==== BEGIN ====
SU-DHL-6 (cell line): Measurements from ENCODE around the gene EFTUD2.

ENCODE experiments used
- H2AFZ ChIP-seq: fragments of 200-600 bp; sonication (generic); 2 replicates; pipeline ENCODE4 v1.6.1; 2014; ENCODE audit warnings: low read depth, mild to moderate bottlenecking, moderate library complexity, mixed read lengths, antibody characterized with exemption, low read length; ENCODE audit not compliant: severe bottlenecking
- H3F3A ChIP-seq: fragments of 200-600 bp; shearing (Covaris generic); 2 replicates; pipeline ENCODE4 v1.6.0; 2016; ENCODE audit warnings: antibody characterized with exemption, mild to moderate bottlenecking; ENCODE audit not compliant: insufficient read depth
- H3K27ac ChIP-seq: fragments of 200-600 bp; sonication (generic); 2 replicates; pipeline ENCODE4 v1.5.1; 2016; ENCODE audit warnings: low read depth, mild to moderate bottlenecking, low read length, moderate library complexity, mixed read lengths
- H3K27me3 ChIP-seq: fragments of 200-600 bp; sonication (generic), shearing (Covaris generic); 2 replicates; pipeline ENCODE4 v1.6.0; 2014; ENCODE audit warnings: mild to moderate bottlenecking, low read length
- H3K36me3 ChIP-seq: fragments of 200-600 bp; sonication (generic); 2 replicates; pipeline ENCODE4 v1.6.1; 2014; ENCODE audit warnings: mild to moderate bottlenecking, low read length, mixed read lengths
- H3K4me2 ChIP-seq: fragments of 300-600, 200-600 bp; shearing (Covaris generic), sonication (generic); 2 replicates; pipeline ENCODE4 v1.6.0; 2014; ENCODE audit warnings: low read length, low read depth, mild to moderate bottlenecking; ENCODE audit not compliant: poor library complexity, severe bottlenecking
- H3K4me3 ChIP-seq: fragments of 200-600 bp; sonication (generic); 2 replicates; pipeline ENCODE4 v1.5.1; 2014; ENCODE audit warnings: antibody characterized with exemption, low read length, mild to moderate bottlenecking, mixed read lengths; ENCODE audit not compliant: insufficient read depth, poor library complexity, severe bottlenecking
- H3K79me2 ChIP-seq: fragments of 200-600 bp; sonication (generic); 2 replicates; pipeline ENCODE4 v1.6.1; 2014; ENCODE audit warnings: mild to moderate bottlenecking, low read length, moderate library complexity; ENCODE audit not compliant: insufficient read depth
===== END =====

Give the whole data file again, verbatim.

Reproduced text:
SU-DHL-6 (cell line): Measurements from ENCODE around the gene EFTUD2.

ENCODE experiments used
- H2AFZ ChIP-seq: fragments of 200-600 bp; sonication (generic); 2 replicates; pipeline ENCODE4 v1.6.1; 2014; ENCODE audit warnings: low read depth, mild to moderate bottlenecking, moderate library complexity, mixed read lengths, antibody characterized with exemption, low read length; ENCODE audit not compliant: severe bottlenecking
- H3F3A ChIP-seq: fragments of 200-600 bp; shearing (Covaris generic); 2 replicates; pipeline ENCODE4 v1.6.0; 2016; ENCODE audit warnings: antibody characterized with exemption, mild to moderate bottlenecking; ENCODE audit not compliant: insufficient read depth
- H3K27ac ChIP-seq: fragments of 200-600 bp; sonication (generic); 2 replicates; pipeline ENCODE4 v1.5.1; 2016; ENCODE audit warnings: low read depth, mild to moderate bottlenecking, low read length, moderate library complexity, mixed read lengths
- H3K27me3 ChIP-seq: fragments of 200-600 bp; sonication (generic), shearing (Covaris generic); 2 replicates; pipeline ENCODE4 v1.6.0; 2014; ENCODE audit warnings: mild to moderate bottlenecking, low read length
- H3K36me3 ChIP-seq: fragments of 200-600 bp; sonication (generic); 2 replicates; pipeline ENCODE4 v1.6.1; 2014; ENCODE audit warnings: mild to moderate bottlenecking, low read length, mixed read lengths
- H3K4me2 ChIP-seq: fragments of 300-600, 200-600 bp; shearing (Covaris generic), sonication (generic); 2 replicates; pipeline ENCODE4 v1.6.0; 2014; ENCODE audit warnings: low read length, low read depth, mild to moderate bottlenecking; ENCODE audit not compliant: poor library complexity, severe bottlenecking
- H3K4me3 ChIP-seq: fragments of 200-600 bp; sonication (generic); 2 replicates; pipeline ENCODE4 v1.5.1; 2014; ENCODE audit warnings: antibody characterized with exemption, low read length, mild to moderate bottlenecking, mixed read lengths; ENCODE audit not compliant: insufficient read depth, poor library complexity, severe bottlenecking
- H3K79me2 ChIP-seq: fragments of 200-600 bp; sonication (generic); 2 replicates; pipeline ENCODE4 v1.6.1; 2014; ENCODE audit warnings: mild to moderate bottlenecking, low read length, moderate library complexity; ENCODE audit not compliant: insufficient read depth